Claim city needs more malls 'ridiculous'
Christchurch needs more shopping malls to cater for a population boom and bring its retail sector into line with other countries, a real estate agency says - a claim rubbished by city retailers.
Figures from Jones Lang LaSalle show New Zealand is among the least "malled" western countries, well behind the United States and Australia.
Christchurch, though, has more mall space per head than Auckland or Wellington, and the suggestion of more shopping centres threatens to reignite the city's long-running debate of suburban retail sprawl versus the central city.
Jones Lang LaSalle figured projected growth in Christchurch until 2031 meant the city would need a further 70,000 square metres of mall space.
That is the equivalent of another Northlands and The Palms malls combined.
Jones Lang Lasalle spokesman Justin Kean believed malls were a sign of "a sophisticated retail environment".
Malls had become "part of the social fabric" of a city, he said, and major centres were continually moving toward malls rather than stand-alone shops.
"[It's] not necessarily to the detriment of the stand-alone retailers, the two can operate hand in hand. But this comparison we've got [to overseas countries] will only get worse as the population grows if the mall growth remains static."
Christchurch's Central City Business Association manager Paul Lonsdale said the notion that Christchurch was in need of more malls was "the most ridiculous thing I've ever heard".
"A central city is key in generating income for the region, it's the hub of the tourism industry.
"I think everybody in Christchurch would agree with me in saying we would like to see the central city rebuilt. That won't happen if we continue to see malls expanding and more being built in the suburbs."
Lonsdale called for a moratorium to prevent any new suburban shopping centres, and stop the city centre suffering a similar fate to once-vibrant shopping precincts such as Sumner and New Brighton.
"They have just been left to die because they haven't been able to compete with these huge entities. They just seem to suck the life out of our community," he said.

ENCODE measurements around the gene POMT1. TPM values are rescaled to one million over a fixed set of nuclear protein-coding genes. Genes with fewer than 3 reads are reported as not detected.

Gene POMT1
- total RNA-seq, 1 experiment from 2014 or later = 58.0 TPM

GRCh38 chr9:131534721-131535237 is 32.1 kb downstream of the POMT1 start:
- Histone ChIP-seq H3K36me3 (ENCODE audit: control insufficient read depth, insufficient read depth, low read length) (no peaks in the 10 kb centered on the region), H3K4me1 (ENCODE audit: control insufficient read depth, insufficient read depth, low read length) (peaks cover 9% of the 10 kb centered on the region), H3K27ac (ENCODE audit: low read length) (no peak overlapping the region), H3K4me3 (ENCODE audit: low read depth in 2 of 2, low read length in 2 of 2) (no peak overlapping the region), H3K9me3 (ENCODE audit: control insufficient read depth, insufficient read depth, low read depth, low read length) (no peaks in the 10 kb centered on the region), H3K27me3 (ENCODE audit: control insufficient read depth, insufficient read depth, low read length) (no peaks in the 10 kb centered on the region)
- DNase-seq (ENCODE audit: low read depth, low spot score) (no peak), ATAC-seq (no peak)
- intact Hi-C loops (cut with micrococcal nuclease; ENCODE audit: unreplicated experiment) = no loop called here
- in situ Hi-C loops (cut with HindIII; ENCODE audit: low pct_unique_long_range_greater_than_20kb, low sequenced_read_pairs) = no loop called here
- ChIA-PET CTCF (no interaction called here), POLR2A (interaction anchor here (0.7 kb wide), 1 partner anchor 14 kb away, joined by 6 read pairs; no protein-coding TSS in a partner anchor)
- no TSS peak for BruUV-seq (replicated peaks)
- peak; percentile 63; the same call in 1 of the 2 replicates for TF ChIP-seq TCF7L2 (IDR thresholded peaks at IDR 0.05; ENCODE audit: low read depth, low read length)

Operators of Christchurch's biggest shopping mall also believe the city is well-poised for retail as it is.
Westfield Riccarton acting centre manager Helen Ronald said "we aren't either under or over supplied for shopping centres in Christchurch".
The Hub Hornby centre manager Jason Marsden believed the city could do with extra shopping centres. He had 50 retailers on a waiting list for floor space at the mall.
"There's definitely demand for places that are seeing high population growth like Hornby, and you'd be silly not to cater to it."
Ballantynes executive director Richard Ballantyne said "the population is very well-serviced by the malls already".
Christchurch was "the most over-shopped city in New Zealand, and probably Australasia", and adding to that would spell disaster for a city centre that had been experiencing a decline in customers before the earthquakes, he said.
A revitalised central city retail core is part of Christchurch's recovery blueprint, being driven by the Christchurch Central Development Unit. It is calling for development plans covering at least 7500 square metres to develop the area around City Mall.
City Mall landlord Nick Hunt, who was developing a plan for the retail precinct, said the city had "more than [its] fair share" of malls.
"It's been acknowledged that these big malls had a detrimental effect on shopping in the city centre before the earthquakes."
Christchurch city councillor and planning committee chairwoman Sue Wells said there had long been a call from the community to stem the development of more retail complexes, and the council had responded.
AUSTRALASIAN CITIES AT A GLANCE:
Sydney: 1.07sqm of mall space per person
Melbourne: 0.88 sqm.
Christchurch: 0.64 sqm.
Auckland: 0.60 sqm.
New Zealand average: 0.44 sqm per person